Game Time

Two Point Hospital
Nintendo Switch
Monster Boy and the Cursed Kingdom
PC via Steam

WHEN Two Point Hospital first made waves on the personal computer two years ago, it became known as the spiritual successor of Theme Hospital, and rightfully so. It carries the genetic imprint and soul of its 1997 progenitor, a business simulation game which has become an enduring hit in the video game industry. To date, Theme Hospital has sold over four million copies worldwide, a feat that Two Point Hospital hopes to equal, if not surpass, as it ports over to the Nintendo Switch. Developer Two Point Studios does have the pedigree; producer Mark Webley was also the project leader, as well as programmer and developer, of Theme Hospital for Bullfrog Productions. Today, with designer/artist Gary Carr and programmer Ben Hymers, former Bullfrog colleagues, they’re meeting the challenge head-on. Given its presence in six platforms all told, Two Point Hospital has become the second most downloaded game in terms of sales in much of the world.

If you remember playing with Theme Hospital, and remember, that was 23 years ago, you’ll definitely find Two Point Hospital a familiar and comforting presence to have in 2020. It looks familiar, sounds familiar, plays almost the same BUT. The BUT is that, in 2020, Two Point Hospital is Theme Hospital on steroids, making the experience better, with fun, three dimensional graphics, seamless camera transitions, and better storytelling overall.

In Two Point Hospital, much like Theme Hospital, the player acts as an administrator and decides which patient needs are best met by the hospital of a specific area at a specific point in time. The hospital comes as an single empty shell, and the player is tasked with filling it with clinics for diagnosis and treatment, as well as the hiring, firing, and training of its employees, from doctors to nurses to assistants to even janitors. There are options for buying extra lots and erecting new buildings, as well as adding new clinics to address the area’s patients. There are plenty of ways to customize the hospital, with extra features and elements that can be unlocked through progress in game levels and areas.

While the bare bones of both Theme Hospital and Two Point Hospital are the same, upgrades have been introduced to completely change the way the latter meets the challenges of this new era. For one, changes in the way characters behave, function, and work within the model hospital make this homage a better version of the original. Traditional gender roles no longer apply; both men and women can be doctors, nurses, assistants, and janitors — and, as such, emphasis is placed on qualifications and training rather than gender.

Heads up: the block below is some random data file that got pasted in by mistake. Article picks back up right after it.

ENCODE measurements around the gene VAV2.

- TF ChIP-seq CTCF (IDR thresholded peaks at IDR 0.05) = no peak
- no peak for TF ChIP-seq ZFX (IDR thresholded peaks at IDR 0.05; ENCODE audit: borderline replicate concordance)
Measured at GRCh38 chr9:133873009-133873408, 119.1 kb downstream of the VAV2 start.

In Two Point Hospital, training is available for all personnel, thereby allowing the player’s chosen medical professionals to specialize. This enables diagnosis and treatment to go much faster and with less failure. Assistants are no longer mere receptionists; they are a vital cog in the hospital manpower wheel as they perform check-in, basic triage, and even marketing. Janitors no longer just clean, maintain, and upgrade machines; they can also train others as they accumulate skill in other areas.

There are various levels to pass, and each level requires at least a one-star rating for the next one to open up. Three stars make one a superstar in that level’s hospital and VIPs flock to avail of services. As the hospital’s designated CEO and Board of Trustees in one, money decisions are left to the player, and if the player listens to the needs of the populace, decisions on cure, personnel, and material not only earn the hospital a good reputation but also a lot of money to do more things. There are awards to compete for, leading to extra credit for unlockable items. Fortunately, proceedings can be interrupted anytime; the player can choose to go back to previous levels without penalty in his/her last level. Features unlocked in the most current level carry over to the earlier ones so there is always room to improve the hospital, feature and strategy-wise.

As a port from the 18-month-old PC game, Two Point Hospital on the Switch does take a little getting used to, particularly when it comes to Joy-Con controls. It doesn’t feel intuitive from the get-go. That said, it takes only one or two passes and practice runs on the levels to get the hang of things. There might be a couple of tweaks needed to make the menus easier to handle, but all in all, they don’t take away from the beauty of the game. Frame rate drops can and do occur, especially when the screen gets busy, but, for casual gamers, it isn’t really a dealbreaker. In truth, it’s hardly noticeable.